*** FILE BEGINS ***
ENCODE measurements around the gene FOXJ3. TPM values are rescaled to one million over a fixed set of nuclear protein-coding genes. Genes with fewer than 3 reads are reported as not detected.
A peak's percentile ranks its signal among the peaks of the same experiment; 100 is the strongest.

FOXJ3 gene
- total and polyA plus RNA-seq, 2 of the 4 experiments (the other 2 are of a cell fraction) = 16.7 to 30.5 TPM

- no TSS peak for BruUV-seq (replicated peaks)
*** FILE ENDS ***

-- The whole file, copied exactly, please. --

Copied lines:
ENCODE measurements around the gene FOXJ3. TPM values are rescaled to one million over a fixed set of nuclear protein-coding genes. Genes with fewer than 3 reads are reported as not detected.
A peak's percentile ranks its signal among the peaks of the same experiment; 100 is the strongest.

FOXJ3 gene
- total and polyA plus RNA-seq, 2 of the 4 experiments (the other 2 are of a cell fraction) = 16.7 to 30.5 TPM

- no TSS peak for BruUV-seq (replicated peaks)